Not that I know of,you could try googling names. here is a list of what to look for though --How knowledgeable is the breeder about this particular breed? Are they familiar with its historical origins? Can they educate you about the breed's disadvantages - especially genetic predisposition to health problems and characteristics like shedding, slobber, dominance, inter-dog aggression, etc. that may make owning the breed a challenge? Beware of anyone who sounds like a salesman and tells you that their breed has no disadvantages! Good breeders will play devil's advocate.
--Are the breeder's dogs screened for genetic health defects like hip dysplasia, eye disorders, hypothyroidism, Von Willebrand's disease, epilepsy, cardiac conditions, and anything else that is common in the breed? Can they provide you with proof, e.g., CERF and OFA certification and other relevant veterinary documentation? A good breeder will welcome your concern and be glad to offer the requested information - beware of anyone who is defensive! An excellent breeder will candidly discuss the health of their line of dogs, including the problems that have cropped up. Even good breeders can produce unhealthy dogs on occasion. The difference is that the good breeder is on a mission to find and remove those genetic influences from their breeding lines. The irresponsible breeder approaches health in a haphazard manner.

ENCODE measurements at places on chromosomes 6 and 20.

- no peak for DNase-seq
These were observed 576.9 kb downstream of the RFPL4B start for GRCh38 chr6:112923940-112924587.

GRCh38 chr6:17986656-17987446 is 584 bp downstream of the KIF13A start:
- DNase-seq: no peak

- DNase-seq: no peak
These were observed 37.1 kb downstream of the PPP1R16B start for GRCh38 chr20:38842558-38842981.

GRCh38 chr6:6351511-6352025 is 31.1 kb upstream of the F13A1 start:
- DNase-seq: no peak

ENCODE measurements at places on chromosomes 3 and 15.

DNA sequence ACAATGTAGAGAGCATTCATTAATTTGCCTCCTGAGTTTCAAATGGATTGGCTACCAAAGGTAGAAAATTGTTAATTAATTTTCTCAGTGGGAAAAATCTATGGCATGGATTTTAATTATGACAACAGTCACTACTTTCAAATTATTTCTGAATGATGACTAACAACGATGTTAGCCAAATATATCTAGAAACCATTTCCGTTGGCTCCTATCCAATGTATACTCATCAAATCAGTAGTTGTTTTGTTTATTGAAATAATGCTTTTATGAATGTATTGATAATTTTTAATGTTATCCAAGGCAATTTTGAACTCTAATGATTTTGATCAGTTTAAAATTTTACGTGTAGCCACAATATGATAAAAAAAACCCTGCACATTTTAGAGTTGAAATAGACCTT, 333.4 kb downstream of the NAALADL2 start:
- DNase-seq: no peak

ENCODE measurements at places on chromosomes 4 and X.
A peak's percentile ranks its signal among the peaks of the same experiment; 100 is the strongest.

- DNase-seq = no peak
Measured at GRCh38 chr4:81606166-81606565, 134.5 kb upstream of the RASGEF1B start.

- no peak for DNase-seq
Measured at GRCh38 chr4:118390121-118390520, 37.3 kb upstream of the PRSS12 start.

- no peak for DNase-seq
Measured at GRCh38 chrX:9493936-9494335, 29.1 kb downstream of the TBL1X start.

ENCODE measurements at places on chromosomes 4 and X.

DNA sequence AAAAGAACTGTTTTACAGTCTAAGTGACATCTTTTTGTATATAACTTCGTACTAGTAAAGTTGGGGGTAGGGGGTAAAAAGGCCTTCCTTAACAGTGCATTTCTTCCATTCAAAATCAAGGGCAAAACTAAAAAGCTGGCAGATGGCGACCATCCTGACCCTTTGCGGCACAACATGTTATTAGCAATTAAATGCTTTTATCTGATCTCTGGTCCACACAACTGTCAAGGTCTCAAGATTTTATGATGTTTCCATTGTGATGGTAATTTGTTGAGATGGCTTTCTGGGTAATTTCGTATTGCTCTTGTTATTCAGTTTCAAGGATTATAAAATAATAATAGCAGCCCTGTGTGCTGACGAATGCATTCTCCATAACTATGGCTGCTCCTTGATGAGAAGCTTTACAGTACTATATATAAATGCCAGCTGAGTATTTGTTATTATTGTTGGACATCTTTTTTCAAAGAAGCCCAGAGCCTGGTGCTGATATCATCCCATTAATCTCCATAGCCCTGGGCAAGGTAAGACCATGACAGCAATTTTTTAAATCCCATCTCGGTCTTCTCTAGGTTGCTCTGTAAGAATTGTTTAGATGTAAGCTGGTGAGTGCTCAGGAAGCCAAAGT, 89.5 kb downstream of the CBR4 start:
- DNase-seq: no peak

--Does the breeder have any old dogs on the premises? How long have their own dogs lived, and from what have they died? Beware of the person who sells off their adult dogs that are retired from showing and breeding. You want a breeder who loves the breed, not someone who loves to breed.
--How many breeds is this person breeding? Ideally, someone will have a special interest in only one breed (perhaps two). A Jack-of-all-Breeds truly is a master of none. How many litters does the breeder have in any given year? A good breeder may breed one or two litters, or may not breed at all for a year or more between litters. More is never better. Anyone who is producing a large number of dogs is probably doing it at the expense of quality.
--Are the breeder's dogs kennel dogs or house pets? While it is sanitary to keep large numbers of dogs outside in a kennel, you want a breeder who keeps their dogs in the house with the family. Breeders who keep their dogs in kennels may have temperament defects (like excessive dominance) of which they are not even aware. Puppies should be raised inside an active home to begin socializing them to a household environment.